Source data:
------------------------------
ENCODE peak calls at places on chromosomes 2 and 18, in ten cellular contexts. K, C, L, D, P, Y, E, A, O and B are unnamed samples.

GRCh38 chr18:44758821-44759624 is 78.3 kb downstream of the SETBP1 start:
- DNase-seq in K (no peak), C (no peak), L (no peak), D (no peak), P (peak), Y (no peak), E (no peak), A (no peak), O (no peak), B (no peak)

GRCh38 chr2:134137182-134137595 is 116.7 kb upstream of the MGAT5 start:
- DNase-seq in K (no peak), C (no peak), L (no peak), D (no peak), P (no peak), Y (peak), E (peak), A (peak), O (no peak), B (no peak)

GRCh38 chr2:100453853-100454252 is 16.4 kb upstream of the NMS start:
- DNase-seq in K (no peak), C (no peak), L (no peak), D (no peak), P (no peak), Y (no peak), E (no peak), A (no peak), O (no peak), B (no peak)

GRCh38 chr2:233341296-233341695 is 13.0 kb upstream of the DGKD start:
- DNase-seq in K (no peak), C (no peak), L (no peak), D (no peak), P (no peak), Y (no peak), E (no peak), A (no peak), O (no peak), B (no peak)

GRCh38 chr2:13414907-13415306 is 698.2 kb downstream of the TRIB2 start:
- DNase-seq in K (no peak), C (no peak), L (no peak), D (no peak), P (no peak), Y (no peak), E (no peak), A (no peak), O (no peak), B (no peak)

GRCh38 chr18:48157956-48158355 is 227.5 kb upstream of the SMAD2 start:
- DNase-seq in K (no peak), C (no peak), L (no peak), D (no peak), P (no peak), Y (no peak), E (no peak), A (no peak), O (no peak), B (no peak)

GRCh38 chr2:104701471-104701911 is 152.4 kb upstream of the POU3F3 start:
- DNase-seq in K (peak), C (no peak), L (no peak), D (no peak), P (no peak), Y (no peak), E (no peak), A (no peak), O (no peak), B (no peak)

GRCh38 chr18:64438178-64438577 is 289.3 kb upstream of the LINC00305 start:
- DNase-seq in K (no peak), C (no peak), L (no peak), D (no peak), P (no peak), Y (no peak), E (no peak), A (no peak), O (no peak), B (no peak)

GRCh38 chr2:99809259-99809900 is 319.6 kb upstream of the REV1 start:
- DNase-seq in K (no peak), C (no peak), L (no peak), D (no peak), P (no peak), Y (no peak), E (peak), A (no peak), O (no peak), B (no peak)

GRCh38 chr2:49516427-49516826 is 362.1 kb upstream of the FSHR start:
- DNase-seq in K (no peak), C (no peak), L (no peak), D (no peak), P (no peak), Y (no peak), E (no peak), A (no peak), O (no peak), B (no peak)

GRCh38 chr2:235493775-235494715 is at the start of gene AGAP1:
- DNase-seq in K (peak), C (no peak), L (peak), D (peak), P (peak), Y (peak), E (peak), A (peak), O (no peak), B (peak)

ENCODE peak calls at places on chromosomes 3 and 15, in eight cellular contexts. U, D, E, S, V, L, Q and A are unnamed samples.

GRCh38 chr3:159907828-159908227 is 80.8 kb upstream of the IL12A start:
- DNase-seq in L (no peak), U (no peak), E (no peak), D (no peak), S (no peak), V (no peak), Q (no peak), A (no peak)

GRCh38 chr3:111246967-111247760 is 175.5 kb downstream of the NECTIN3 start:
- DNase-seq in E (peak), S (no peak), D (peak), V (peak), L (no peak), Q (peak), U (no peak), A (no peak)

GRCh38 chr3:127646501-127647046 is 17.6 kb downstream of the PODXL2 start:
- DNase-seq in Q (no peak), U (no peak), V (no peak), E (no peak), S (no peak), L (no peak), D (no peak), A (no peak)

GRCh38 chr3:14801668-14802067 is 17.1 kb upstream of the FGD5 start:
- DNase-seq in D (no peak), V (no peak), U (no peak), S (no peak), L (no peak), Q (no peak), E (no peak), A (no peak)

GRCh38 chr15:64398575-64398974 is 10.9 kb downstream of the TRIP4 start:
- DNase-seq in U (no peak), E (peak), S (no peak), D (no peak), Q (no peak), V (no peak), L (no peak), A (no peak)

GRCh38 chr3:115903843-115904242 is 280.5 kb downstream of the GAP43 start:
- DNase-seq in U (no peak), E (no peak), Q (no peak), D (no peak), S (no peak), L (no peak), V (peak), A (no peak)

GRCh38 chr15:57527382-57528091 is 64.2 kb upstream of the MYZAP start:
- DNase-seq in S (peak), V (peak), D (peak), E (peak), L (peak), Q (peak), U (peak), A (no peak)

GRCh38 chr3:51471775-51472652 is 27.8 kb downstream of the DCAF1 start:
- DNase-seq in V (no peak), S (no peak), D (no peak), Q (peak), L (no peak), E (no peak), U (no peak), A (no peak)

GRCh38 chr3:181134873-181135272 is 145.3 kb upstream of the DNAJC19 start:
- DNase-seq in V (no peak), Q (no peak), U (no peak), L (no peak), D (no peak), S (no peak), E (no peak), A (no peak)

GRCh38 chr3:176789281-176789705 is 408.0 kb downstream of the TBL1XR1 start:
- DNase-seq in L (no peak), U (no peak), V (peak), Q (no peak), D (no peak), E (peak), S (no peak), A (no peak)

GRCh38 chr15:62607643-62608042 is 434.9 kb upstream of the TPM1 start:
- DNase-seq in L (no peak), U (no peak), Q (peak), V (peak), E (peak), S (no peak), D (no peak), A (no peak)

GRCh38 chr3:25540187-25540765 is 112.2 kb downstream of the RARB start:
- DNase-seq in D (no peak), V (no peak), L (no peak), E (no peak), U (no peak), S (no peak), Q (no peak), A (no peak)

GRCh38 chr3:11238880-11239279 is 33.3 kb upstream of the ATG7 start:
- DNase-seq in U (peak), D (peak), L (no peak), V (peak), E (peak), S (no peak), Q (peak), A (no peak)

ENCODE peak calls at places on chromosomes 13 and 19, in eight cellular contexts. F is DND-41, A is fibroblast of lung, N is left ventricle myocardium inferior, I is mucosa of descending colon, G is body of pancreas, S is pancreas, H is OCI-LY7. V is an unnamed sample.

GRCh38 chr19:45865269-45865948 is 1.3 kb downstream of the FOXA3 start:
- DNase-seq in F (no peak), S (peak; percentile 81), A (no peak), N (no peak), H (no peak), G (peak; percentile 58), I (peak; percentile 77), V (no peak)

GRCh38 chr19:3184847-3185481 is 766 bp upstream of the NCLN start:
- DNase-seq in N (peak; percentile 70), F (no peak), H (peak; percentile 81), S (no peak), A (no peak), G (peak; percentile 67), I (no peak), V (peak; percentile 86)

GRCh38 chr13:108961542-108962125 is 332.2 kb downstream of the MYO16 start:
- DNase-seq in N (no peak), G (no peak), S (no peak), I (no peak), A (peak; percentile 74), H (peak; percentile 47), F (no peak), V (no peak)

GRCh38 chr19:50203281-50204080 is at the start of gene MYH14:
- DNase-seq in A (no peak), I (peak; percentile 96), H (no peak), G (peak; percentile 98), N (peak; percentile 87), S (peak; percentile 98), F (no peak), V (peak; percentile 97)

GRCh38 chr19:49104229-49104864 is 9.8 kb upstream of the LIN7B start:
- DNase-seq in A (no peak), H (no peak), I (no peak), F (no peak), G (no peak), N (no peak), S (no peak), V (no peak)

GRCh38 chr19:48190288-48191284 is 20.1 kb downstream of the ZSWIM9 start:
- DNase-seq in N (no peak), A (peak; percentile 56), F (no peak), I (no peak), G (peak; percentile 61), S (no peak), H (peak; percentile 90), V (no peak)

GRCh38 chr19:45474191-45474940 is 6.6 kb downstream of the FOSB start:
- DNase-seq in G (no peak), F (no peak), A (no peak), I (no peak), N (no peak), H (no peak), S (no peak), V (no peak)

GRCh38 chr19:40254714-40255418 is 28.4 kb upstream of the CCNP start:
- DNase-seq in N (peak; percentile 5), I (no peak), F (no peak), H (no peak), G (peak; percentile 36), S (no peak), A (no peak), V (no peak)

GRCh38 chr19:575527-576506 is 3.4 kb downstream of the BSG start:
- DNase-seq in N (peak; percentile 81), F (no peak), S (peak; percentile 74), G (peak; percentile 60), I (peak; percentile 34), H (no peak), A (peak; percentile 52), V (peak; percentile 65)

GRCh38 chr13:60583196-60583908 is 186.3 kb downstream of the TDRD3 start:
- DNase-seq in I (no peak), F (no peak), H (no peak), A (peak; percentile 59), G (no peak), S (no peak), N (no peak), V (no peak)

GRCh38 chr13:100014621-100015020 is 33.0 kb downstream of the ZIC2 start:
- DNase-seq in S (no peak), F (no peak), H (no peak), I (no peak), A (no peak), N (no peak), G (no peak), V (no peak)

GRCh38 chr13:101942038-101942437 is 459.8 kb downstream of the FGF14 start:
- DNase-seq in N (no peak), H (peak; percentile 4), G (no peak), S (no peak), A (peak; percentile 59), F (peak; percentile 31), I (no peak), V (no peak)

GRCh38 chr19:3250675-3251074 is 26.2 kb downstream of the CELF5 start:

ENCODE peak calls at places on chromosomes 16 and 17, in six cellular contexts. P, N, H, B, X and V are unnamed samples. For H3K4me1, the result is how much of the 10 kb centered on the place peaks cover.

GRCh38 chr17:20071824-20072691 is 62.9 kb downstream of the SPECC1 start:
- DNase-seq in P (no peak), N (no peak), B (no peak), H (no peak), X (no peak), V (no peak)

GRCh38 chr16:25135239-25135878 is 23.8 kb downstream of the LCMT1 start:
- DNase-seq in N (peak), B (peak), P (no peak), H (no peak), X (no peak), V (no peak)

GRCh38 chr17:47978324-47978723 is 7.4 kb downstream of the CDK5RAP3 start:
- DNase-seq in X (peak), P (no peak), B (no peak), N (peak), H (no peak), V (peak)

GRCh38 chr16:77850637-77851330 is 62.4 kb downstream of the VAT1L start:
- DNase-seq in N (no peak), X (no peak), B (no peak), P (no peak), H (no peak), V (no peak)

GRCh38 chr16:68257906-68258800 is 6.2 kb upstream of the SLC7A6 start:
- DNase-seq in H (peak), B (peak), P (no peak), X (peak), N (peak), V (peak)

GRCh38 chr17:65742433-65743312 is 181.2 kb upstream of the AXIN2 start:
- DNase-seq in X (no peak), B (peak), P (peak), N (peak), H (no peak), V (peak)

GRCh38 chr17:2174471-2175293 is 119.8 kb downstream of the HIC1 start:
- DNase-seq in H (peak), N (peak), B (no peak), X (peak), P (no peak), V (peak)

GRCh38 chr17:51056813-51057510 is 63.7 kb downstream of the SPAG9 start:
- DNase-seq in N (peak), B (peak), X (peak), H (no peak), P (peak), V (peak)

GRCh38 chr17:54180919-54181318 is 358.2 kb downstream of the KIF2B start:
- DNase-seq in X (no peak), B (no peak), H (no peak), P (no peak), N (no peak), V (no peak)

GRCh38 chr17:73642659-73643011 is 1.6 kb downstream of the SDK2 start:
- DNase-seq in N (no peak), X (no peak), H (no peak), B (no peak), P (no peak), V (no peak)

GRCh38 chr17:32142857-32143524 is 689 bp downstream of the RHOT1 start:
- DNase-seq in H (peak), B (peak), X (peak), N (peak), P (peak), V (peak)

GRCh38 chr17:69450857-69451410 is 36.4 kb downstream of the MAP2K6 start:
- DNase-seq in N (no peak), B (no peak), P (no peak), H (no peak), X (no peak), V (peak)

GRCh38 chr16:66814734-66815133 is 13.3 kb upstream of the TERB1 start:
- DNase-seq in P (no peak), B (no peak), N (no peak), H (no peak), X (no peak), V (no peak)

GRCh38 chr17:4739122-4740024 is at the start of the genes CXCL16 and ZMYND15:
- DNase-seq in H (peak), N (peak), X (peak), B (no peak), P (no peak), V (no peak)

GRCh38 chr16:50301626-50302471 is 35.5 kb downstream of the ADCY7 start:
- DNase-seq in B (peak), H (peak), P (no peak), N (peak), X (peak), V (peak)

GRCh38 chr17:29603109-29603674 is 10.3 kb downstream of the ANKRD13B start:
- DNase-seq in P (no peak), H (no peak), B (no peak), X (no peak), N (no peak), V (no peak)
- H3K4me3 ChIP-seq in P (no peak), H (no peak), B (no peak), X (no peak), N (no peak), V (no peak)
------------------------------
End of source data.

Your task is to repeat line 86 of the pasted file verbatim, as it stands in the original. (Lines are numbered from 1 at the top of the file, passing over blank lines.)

GRCh38 chr16:68257906-68258800 is 6.2 kb upstream of the SLC7A6 start: